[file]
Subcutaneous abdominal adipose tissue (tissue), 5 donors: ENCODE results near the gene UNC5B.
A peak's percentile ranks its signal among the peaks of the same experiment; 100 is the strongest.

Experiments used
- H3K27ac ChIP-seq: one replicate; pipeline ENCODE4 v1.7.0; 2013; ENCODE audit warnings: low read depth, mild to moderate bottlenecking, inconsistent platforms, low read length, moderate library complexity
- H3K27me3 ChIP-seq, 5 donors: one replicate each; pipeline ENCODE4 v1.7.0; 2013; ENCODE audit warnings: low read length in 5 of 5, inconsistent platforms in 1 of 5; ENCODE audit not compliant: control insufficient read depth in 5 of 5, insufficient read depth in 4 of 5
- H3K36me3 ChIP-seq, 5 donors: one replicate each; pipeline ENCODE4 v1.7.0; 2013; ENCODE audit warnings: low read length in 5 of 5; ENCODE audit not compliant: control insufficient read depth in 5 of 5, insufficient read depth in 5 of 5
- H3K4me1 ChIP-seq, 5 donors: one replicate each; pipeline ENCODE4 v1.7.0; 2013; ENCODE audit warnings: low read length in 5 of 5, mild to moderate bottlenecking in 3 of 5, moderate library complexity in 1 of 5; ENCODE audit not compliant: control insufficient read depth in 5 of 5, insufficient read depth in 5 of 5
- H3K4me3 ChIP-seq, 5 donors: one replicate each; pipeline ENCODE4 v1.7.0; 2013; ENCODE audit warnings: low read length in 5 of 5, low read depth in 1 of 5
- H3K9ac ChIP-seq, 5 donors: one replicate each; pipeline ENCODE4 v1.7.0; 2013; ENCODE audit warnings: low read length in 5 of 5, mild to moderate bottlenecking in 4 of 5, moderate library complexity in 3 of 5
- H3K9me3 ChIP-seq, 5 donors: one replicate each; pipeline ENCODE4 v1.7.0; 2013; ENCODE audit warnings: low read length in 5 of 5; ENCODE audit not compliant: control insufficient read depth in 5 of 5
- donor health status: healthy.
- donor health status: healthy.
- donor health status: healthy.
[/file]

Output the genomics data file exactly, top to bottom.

Subcutaneous abdominal adipose tissue (tissue), 5 donors: ENCODE results near the gene UNC5B.
A peak's percentile ranks its signal among the peaks of the same experiment; 100 is the strongest.

Experiments used
- H3K27ac ChIP-seq: one replicate; pipeline ENCODE4 v1.7.0; 2013; ENCODE audit warnings: low read depth, mild to moderate bottlenecking, inconsistent platforms, low read length, moderate library complexity
- H3K27me3 ChIP-seq, 5 donors: one replicate each; pipeline ENCODE4 v1.7.0; 2013; ENCODE audit warnings: low read length in 5 of 5, inconsistent platforms in 1 of 5; ENCODE audit not compliant: control insufficient read depth in 5 of 5, insufficient read depth in 4 of 5
- H3K36me3 ChIP-seq, 5 donors: one replicate each; pipeline ENCODE4 v1.7.0; 2013; ENCODE audit warnings: low read length in 5 of 5; ENCODE audit not compliant: control insufficient read depth in 5 of 5, insufficient read depth in 5 of 5
- H3K4me1 ChIP-seq, 5 donors: one replicate each; pipeline ENCODE4 v1.7.0; 2013; ENCODE audit warnings: low read length in 5 of 5, mild to moderate bottlenecking in 3 of 5, moderate library complexity in 1 of 5; ENCODE audit not compliant: control insufficient read depth in 5 of 5, insufficient read depth in 5 of 5
- H3K4me3 ChIP-seq, 5 donors: one replicate each; pipeline ENCODE4 v1.7.0; 2013; ENCODE audit warnings: low read length in 5 of 5, low read depth in 1 of 5
- H3K9ac ChIP-seq, 5 donors: one replicate each; pipeline ENCODE4 v1.7.0; 2013; ENCODE audit warnings: low read length in 5 of 5, mild to moderate bottlenecking in 4 of 5, moderate library complexity in 3 of 5
- H3K9me3 ChIP-seq, 5 donors: one replicate each; pipeline ENCODE4 v1.7.0; 2013; ENCODE audit warnings: low read length in 5 of 5; ENCODE audit not compliant: control insufficient read depth in 5 of 5
- donor health status: healthy.
- donor health status: healthy.
- donor health status: healthy.